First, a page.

How employers can assist employees impacted by major disasters

Tax advantaged methods for helping disaster victims

Mar 04, 2020
Labor and workforce Employee benefit plans Federal tax Compensation & benefits

In the wake of disasters such as hurricanes, tornadoes, floods and wildfires, many employers seek ways to financially assist employees who are impacted by these events. Co-workers of the disaster victims may also want to provide funds for the relief effort. Several tax-advantaged arrangements, discussed below, allow employers and employees to financially assist affected employees.

Employer assistance

Qualified disaster relief payments

Employers can make direct payments to affected employees which are not taxable if the requirements for qualified disaster relief payments under section 139 are met. If qualified, the payments are not treated as wages and are excludable from federal income tax, employment taxes and Form W-2 reporting. The payments may or may not be excluded from state income tax since state laws vary.

The payments must be made due to a qualified disaster, such as a federally declared disaster or a disaster resulting from terroristic or military actions or other catastrophic events. The government will announce which events are qualified disasters for tax relief purposes.

Qualified disaster relief payments include amounts paid to or for the benefit of an individual to reimburse or pay personal, family, living or funeral expenses incurred as a result of the disaster. Expenses for medical care, temporary housing and transportation can also be covered. In addition, expenses incurred for the repair or rehabilitation of an individual’s residence, or for repair or replacement of its contents, may qualify.

In order for an employer’s direct payment to be excludable from an employee’s income, the employee’s expenses must be reasonable and necessary and cannot be compensated for by insurance or otherwise. Employees are not be required to account for actual expenses in order to qualify for the exclusion, provided that the amount of the payments they receive can be reasonably expected to be commensurate with the expenses incurred. Employees are not entitled to any other tax deduction or credit on their individual income tax returns due to expenses for which they receive qualified disaster relief payments. Qualified disaster relief payments are deductible by employers as business expenses.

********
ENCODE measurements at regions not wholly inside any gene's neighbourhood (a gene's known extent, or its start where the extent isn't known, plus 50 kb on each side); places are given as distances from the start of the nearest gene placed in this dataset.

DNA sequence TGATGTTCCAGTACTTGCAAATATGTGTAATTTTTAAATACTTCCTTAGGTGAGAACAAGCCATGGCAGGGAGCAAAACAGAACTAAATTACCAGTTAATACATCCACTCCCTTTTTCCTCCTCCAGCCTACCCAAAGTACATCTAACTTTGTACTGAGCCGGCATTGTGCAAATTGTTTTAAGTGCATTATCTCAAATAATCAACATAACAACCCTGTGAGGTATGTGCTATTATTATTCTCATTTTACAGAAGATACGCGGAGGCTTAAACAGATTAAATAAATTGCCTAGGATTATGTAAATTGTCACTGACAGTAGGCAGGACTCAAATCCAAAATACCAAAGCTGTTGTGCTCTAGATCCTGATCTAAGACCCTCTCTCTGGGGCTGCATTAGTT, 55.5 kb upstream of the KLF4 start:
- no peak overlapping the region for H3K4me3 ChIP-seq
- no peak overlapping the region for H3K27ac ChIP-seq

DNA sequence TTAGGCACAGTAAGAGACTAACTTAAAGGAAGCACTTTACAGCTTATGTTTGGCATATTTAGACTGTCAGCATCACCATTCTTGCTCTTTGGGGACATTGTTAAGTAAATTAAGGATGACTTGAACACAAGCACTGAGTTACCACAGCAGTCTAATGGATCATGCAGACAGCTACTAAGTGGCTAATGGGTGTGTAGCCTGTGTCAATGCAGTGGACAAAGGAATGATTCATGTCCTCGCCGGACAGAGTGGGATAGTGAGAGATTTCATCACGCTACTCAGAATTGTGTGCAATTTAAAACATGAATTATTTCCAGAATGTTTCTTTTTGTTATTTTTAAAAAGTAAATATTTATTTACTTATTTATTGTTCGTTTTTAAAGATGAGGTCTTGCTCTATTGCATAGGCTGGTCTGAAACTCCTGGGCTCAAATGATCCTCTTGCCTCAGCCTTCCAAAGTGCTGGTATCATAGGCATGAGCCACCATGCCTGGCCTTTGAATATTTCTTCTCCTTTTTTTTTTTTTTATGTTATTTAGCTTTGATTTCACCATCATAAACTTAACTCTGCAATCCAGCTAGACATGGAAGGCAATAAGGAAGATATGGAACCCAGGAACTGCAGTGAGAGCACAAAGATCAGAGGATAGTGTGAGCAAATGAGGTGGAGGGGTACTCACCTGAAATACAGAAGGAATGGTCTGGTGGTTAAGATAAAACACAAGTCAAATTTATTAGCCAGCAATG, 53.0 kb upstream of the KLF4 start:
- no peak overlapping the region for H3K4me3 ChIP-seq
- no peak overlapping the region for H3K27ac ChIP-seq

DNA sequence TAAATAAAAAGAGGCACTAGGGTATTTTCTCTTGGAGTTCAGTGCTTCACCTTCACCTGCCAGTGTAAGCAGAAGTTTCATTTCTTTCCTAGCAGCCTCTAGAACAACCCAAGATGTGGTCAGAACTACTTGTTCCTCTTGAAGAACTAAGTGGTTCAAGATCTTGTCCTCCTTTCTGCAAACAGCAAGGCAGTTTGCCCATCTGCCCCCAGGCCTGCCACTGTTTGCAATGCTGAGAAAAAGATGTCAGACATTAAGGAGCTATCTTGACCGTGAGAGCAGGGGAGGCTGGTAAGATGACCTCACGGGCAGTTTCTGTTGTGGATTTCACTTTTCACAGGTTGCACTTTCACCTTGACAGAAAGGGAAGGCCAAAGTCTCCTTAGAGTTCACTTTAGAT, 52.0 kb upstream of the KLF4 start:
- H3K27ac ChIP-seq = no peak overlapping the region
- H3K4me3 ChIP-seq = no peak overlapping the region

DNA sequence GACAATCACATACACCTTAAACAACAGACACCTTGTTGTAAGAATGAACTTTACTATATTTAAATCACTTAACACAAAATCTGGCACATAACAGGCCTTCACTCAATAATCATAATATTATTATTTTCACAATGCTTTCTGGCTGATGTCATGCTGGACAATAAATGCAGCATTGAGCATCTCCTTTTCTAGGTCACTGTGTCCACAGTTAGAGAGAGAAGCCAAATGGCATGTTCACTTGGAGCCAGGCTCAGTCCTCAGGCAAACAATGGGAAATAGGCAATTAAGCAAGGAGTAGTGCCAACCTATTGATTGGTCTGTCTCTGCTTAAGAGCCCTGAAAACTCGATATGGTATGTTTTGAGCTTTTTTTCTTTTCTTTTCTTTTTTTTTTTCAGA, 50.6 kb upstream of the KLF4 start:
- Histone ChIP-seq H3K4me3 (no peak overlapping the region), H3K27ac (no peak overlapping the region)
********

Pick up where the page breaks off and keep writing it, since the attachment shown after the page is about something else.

Employer-sponsored funds, foundations and charities

Other ways that employers can assist employees facing financial loss due to a disaster is through employer-sponsored donor advised funds, private foundations or public charities. There are different requirements that apply to each type of program so an employer would need to determine which program best suits its needs, and then work with appropriate advisers to establish the program. If the requirements are met, the payments to the affected employees are not taxable compensation to them.

  • Donor advised funds. Employer-sponsored donor advised funds are created when an employer contributes to a separate account held by a community foundation or public charity to benefit the employer’s employees and their family members impacted by a disaster. The funds can only be used for a qualified disaster and not for other purposes. The account holder is required to maintain adequate records to demonstrate the recipients’ need for the disaster assistance provided.
  • Private foundations. Employer-sponsored private foundations may provide assistance to employees or family members affected by a disaster, as long as certain safeguards are in place to ensure that this assistance is serving charitable purposes rather than the business purposes of the employer. These private foundations can only make payments due to qualified disasters and not for non-qualified disasters or other emergency hardship situations.